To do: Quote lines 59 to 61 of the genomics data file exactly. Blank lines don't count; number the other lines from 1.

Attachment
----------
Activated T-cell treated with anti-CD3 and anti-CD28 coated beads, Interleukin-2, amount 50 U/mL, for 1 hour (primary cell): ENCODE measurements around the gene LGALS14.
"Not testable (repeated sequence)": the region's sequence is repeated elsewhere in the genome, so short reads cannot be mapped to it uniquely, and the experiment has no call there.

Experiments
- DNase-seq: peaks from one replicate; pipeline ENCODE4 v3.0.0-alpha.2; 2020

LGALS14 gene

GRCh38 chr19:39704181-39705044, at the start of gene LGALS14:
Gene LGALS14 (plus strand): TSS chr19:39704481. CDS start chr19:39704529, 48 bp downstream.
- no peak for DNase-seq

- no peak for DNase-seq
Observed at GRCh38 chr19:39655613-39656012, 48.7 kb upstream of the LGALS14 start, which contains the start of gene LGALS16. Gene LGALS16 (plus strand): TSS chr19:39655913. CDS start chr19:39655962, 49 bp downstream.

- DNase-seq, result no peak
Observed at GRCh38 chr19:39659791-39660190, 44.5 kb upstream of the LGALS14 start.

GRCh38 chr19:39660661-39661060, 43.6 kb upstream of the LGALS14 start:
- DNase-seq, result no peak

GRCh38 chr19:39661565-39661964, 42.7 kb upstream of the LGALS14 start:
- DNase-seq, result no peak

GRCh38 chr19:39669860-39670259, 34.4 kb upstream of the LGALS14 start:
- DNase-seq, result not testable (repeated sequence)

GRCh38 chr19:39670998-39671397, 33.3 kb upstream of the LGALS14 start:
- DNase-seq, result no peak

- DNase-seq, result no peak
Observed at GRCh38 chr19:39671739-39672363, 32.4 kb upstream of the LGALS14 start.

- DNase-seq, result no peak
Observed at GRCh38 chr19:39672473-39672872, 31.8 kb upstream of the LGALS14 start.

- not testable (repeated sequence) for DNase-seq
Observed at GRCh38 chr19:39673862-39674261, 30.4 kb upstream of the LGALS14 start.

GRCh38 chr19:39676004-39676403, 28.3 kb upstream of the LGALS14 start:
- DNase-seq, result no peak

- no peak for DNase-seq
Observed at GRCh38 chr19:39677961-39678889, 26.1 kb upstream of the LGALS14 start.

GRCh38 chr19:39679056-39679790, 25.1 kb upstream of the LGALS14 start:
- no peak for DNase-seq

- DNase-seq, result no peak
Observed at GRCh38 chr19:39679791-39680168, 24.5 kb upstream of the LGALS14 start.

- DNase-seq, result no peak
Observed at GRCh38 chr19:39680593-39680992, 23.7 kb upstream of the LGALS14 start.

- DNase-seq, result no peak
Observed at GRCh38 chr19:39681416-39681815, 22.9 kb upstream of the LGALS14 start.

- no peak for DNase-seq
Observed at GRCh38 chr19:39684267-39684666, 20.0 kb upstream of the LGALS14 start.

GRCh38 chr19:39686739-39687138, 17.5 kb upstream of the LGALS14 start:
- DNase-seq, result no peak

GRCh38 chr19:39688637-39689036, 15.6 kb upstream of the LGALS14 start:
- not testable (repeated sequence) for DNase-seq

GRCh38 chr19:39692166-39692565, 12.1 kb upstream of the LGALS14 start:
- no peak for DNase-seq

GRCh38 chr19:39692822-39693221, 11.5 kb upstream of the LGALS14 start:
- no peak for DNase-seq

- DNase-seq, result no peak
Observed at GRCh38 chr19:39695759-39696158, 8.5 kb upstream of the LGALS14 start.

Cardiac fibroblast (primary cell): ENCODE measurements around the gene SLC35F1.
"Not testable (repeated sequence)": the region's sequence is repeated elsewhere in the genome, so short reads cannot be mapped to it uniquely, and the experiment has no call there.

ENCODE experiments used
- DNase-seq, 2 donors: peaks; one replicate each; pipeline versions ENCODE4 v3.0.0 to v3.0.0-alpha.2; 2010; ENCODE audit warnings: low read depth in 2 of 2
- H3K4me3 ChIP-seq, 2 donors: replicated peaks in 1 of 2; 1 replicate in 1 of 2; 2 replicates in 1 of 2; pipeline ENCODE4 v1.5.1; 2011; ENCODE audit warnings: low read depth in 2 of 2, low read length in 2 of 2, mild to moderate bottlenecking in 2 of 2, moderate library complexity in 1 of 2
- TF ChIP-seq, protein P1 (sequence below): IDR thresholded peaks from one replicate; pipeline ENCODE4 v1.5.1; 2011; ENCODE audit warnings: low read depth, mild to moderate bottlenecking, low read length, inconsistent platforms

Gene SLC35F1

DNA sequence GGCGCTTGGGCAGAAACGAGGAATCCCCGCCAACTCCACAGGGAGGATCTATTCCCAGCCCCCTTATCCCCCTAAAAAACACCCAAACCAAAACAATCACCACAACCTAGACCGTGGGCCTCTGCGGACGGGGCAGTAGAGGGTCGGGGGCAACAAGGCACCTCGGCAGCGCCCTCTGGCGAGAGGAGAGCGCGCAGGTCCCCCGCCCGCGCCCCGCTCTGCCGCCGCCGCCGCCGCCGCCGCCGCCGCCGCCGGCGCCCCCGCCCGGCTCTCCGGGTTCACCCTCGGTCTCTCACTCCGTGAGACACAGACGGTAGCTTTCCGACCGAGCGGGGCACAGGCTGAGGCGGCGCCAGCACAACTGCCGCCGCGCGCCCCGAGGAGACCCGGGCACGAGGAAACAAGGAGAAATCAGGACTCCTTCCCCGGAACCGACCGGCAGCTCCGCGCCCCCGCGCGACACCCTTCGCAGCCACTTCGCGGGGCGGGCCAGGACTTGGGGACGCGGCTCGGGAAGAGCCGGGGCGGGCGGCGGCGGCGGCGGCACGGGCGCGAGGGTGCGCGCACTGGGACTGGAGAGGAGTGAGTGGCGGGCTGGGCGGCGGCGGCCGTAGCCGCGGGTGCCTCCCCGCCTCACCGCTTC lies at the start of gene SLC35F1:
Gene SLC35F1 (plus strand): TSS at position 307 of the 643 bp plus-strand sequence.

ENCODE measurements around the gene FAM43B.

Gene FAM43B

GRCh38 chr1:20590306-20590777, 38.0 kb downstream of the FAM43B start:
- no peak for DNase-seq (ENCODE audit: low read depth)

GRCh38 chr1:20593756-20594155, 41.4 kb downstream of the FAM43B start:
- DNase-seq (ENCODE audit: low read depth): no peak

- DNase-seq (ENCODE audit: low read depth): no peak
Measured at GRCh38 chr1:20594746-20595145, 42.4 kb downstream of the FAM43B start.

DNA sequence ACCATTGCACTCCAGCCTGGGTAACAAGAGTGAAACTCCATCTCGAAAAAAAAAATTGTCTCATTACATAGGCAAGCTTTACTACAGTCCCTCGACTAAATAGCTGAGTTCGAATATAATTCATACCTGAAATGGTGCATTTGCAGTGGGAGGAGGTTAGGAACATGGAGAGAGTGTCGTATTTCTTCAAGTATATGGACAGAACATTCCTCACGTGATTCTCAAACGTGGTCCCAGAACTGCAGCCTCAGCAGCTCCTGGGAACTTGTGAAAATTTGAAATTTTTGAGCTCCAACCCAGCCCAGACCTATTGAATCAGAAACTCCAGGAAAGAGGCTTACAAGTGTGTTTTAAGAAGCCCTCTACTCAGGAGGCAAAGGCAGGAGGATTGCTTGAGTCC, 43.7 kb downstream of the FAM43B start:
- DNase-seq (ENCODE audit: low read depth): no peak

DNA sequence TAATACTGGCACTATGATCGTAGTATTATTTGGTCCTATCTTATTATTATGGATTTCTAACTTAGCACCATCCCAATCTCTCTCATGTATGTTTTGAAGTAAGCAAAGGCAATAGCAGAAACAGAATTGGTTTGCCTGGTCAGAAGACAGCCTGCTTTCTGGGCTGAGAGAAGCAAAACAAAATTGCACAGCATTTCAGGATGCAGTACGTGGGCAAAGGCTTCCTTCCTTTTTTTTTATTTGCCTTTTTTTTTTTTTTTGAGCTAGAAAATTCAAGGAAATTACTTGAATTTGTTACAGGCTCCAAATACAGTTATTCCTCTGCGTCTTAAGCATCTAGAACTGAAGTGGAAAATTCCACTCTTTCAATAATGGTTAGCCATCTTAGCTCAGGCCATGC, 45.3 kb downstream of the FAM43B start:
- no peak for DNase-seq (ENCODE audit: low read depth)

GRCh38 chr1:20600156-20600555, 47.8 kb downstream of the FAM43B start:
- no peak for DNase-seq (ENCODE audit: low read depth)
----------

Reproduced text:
Gene SLC35F1 (plus strand): TSS at position 307 of the 643 bp plus-strand sequence.

ENCODE measurements around the gene FAM43B.

Gene FAM43B